Yeon Sang Cho, general secretary of the K-League, spoke about the advantages of the arrangement with La Liga.

“Since the signing of the agreement last December we have seen how our relationship with La Liga has gone from strength to strength and how we have worked together to overcome such a difficult situation,” he told the La Liga Newsletter.

“We are impressed with La Liga’s commitment.

“Thanks to it we have been able to adapt to the limitations imposed by the pandemic; carry out virtual training meetings for K-League coaches and their clubs; and also an in-depth analysis of economic control mechanisms, which are key to creating a sustainable professional football industry. Here at the K-League we are very happy with the progress of the relationship and we look forward to a future where these ties become even stronger.”

Sangwon Seo, La Liga’s delegate in South Korea, spoke of the early success of the partnership.

“For us at La Liga it is a great source of pride to be able to count on such an important ally as the K-League and to share our knowledge and experience with them,” he told the La Liga Newsletter.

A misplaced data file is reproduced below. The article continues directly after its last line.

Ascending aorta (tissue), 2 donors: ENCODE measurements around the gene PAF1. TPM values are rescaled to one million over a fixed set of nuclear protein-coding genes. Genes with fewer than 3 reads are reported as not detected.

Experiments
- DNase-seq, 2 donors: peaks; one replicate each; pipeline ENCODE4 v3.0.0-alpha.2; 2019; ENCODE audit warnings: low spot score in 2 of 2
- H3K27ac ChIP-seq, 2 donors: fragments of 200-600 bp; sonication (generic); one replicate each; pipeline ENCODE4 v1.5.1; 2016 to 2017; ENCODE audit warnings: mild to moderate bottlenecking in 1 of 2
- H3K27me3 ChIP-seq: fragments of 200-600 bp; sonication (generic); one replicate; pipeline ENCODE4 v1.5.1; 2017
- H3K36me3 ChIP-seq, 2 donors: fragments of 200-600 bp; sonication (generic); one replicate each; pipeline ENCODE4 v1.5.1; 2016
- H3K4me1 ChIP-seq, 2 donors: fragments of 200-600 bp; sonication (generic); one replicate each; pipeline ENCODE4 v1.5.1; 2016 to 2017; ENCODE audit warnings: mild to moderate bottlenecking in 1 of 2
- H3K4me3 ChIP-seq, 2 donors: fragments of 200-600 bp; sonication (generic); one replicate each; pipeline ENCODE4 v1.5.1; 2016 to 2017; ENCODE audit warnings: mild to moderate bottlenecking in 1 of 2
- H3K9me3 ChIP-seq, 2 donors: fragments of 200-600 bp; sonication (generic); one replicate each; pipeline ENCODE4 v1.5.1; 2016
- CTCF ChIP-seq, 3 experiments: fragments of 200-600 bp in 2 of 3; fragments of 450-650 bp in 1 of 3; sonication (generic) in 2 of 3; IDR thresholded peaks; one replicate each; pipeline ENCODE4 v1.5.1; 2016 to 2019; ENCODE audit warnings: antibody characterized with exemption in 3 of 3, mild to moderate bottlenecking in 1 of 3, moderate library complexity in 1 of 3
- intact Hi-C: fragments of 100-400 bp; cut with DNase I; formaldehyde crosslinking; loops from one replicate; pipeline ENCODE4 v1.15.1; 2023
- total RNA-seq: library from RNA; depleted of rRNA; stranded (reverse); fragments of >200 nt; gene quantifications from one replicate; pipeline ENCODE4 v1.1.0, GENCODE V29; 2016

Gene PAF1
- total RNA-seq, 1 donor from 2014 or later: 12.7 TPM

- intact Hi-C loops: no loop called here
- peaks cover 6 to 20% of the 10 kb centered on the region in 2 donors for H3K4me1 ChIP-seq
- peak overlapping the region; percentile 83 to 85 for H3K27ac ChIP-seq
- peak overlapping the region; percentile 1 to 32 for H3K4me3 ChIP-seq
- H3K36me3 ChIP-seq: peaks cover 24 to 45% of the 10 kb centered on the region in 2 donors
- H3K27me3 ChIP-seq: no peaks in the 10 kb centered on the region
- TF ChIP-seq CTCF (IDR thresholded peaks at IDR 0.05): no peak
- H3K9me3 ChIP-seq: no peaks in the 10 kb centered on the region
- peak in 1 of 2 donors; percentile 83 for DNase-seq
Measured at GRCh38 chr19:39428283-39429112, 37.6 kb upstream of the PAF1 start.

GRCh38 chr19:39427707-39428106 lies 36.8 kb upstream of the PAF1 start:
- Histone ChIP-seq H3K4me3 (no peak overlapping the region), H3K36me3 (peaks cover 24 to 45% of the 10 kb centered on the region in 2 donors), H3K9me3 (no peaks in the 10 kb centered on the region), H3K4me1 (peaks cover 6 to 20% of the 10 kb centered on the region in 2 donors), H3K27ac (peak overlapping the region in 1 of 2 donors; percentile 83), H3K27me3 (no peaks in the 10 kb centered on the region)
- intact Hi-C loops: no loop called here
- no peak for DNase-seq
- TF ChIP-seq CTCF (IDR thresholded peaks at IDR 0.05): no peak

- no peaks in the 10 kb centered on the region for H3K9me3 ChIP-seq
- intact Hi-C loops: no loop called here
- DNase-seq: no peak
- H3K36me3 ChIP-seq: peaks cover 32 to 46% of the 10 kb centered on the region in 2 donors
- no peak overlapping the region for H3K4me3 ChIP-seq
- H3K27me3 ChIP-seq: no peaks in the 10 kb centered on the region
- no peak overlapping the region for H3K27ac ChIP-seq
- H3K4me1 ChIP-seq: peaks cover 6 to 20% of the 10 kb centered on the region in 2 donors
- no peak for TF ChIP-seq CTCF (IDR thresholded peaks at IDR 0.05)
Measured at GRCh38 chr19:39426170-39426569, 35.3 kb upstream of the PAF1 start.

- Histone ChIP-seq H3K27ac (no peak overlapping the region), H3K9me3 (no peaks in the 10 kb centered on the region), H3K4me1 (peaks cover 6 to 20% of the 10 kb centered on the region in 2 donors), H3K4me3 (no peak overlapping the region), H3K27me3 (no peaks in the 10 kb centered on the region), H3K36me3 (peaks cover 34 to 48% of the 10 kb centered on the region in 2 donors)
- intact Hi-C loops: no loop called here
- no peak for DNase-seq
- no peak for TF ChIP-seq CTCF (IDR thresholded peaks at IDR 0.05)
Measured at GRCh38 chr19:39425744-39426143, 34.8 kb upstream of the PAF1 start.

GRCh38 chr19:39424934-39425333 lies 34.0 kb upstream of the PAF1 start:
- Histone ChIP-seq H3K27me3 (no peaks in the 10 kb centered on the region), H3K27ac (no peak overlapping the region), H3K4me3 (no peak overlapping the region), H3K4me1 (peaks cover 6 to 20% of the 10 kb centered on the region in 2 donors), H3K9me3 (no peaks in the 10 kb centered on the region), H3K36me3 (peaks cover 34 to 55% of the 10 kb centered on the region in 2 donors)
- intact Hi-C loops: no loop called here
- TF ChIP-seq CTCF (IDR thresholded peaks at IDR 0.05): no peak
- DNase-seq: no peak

“These first months since the MOU was signed have been very productive and we have experienced a very enriching exchange of knowledge that has allowed us to move forward despite the global pandemic.

“At La Liga we face this season with great enthusiasm, and a desire to deepen our relationship with the K League and to bring our joint projects to fruition.”

It’s a great move for the K-League to improve their operations through help from one of the world’s top leagues, something which the A-League should envy.

Because of initiatives like this they are setting their clubs up financially for the long-term future and accessing training methods that are of a world class standard.

The A-League should be looking at this example of the collaboration between these two leagues if they want to become a more prominent competition in Asia.

Player sentiment up, average age down: PFA releases annual report

Sentiment is well and truly up for A-League players, according to the annual Professional Footballers Australia (PFA) report.

This time last year, only 33% of A-League players felt confident about the direction of their football careers.

According to the PFA’s latest annual report, that number is now 56%.

Of the A-League’s 312 players, 200 responded to the 2020/21 A-League survey, capturing 70% of the current cohort, with the results proving that even despite the ongoing turbulence and uncertainty of COVID-19, the majority of players feel much more confident about their futures within the game.